Experts say Theranos 'too good to be true'

SAN JOSE, Calif. (KGO) -- Many critics of Theranos have been waving the red flag about the tech startup's promises and practices for a while, including one journalist who claimed the company was too good to be true.

"She refused to stop overpromising to investors," said Pulitzer Prize-winning Wall Street Journal reporter John Carreyrou. He says he isn't surprised that Theranos founder Elizabeth Holmes is facing federal fraud charges.

VIDEO: Journalist who broke Theranos fraud story walks through investigation
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John Carreyrou spent more than three years reporting on Theranos. He spoke with ABC7 in the hours after Elizabeth Holmes was indicted on wire fraud by the U.S. Justice Department.

Carreyrou said, "They basically waged a scorched earth campaign against me and my sources." Holmes ignored repeated requests from Carreyrou to be interviewed.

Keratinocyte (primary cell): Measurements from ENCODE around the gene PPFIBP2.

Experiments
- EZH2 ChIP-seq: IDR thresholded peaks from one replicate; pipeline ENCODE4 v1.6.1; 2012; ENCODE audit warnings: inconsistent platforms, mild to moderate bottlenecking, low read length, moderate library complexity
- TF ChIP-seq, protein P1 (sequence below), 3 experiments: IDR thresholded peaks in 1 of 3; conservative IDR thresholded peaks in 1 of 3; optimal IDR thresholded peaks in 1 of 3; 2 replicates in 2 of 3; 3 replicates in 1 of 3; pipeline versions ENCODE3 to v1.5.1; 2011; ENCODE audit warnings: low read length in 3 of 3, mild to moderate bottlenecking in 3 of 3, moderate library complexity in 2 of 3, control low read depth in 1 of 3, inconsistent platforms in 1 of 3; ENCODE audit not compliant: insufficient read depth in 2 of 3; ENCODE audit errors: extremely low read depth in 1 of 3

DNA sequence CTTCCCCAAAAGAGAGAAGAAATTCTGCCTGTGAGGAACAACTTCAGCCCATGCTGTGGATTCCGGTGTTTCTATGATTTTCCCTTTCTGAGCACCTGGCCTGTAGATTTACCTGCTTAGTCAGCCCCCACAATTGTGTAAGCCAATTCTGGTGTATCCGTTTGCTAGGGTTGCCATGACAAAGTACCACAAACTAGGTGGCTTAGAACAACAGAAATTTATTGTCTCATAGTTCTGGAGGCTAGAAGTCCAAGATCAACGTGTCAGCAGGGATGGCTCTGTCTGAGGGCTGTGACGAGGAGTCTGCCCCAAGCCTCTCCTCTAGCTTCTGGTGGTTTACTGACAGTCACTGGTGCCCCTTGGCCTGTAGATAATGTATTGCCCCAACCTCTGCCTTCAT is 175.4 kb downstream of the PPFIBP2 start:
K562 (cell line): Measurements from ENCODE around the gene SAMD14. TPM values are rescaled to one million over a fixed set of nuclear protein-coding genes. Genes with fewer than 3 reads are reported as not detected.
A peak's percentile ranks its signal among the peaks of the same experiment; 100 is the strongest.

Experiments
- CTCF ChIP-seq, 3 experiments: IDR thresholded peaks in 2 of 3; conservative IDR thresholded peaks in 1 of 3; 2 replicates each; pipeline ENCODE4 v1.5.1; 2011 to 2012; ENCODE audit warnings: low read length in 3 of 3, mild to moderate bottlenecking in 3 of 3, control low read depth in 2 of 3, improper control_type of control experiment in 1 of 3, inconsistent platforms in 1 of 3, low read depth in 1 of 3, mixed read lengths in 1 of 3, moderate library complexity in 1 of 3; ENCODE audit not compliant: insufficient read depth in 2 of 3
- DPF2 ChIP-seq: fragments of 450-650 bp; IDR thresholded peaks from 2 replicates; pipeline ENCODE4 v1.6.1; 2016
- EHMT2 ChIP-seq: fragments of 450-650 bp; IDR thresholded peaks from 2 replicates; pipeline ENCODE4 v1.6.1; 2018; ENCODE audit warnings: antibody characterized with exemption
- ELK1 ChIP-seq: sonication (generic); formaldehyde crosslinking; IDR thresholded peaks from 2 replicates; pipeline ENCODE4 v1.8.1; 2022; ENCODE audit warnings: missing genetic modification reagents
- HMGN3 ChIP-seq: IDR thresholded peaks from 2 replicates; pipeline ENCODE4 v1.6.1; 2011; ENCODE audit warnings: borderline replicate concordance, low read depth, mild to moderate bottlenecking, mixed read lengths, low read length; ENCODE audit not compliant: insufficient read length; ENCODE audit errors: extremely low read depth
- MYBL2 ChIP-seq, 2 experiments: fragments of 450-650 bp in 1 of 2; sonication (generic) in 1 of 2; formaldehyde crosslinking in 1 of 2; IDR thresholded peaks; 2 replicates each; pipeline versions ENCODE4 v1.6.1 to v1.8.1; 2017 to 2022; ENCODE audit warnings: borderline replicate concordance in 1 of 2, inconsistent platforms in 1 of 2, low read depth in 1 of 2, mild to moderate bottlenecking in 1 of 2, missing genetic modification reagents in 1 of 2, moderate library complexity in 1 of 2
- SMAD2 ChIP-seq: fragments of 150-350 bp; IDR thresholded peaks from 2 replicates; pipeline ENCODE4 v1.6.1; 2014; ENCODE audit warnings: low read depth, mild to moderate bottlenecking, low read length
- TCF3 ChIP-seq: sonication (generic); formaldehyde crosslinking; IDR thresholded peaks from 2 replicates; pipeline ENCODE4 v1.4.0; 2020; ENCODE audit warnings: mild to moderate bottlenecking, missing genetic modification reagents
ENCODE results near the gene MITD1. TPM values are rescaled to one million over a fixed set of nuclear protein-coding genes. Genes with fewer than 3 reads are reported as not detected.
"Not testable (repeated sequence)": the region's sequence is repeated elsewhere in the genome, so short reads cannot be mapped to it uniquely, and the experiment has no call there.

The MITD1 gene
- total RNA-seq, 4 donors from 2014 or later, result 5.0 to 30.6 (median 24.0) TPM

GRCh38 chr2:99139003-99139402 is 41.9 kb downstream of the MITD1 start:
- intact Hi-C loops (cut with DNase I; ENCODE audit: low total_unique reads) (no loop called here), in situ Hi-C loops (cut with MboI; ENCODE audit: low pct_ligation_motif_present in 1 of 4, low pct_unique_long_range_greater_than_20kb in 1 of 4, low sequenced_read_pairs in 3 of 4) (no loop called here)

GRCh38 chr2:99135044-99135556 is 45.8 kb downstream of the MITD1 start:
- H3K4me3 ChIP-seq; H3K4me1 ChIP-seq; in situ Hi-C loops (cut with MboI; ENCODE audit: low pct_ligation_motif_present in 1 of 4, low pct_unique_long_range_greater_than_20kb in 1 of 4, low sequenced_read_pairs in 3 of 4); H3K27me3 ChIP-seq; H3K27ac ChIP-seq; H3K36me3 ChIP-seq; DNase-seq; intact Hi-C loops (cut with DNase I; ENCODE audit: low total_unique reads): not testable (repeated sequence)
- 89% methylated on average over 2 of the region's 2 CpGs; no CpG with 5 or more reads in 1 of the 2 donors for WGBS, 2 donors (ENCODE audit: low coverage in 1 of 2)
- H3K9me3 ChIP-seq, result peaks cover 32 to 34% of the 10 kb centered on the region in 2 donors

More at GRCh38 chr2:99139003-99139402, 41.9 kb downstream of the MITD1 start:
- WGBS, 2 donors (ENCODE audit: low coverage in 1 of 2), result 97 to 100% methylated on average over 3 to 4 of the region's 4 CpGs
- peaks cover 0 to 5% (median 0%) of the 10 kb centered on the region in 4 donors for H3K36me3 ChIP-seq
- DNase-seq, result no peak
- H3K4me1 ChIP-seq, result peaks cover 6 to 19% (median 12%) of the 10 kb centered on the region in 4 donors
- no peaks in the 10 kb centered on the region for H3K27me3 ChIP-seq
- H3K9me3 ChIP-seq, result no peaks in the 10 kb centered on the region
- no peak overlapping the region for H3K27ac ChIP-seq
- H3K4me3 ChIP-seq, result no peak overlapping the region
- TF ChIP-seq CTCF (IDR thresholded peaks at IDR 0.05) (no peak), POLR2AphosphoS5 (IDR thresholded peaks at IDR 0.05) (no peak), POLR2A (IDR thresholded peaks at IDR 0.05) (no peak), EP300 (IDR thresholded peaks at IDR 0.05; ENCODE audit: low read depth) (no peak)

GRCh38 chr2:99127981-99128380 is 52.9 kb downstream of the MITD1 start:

"It's a fraud that not only defrauded investors but put patients in harm's way," he added.

Carreyrou's new book, "Bad Blood: Secrets and Lies in a Silicon Valley Startup" details the rise and fall of the blood testing company. He said that he was threatened with lawsuits while doing his research. Holmes allegedly asked Wall Street Journal owner and Theranos investor Rupert Merdoch to intervene.

"She had met with him and tried to persuade him to kill the story," said Carreyrou.

Murdoch refused.

Stanford University Medical School Professor Phyllis Gardner was an early critic of Holmes and her blood testing idea. "I tried to tell her the idea wouldn't work. She wouldn't listen. For me, a vindication, I was right," she said.

"Unfortunately it was too good to be true," said Professor Christine Rosen of the Haas School of Business. She had high hopes for Holmes and Theranos. "She, as a cutting edge pioneering woman in this area -- it was a big fizzle."

For more on the Theranos fraud case, visit this page.
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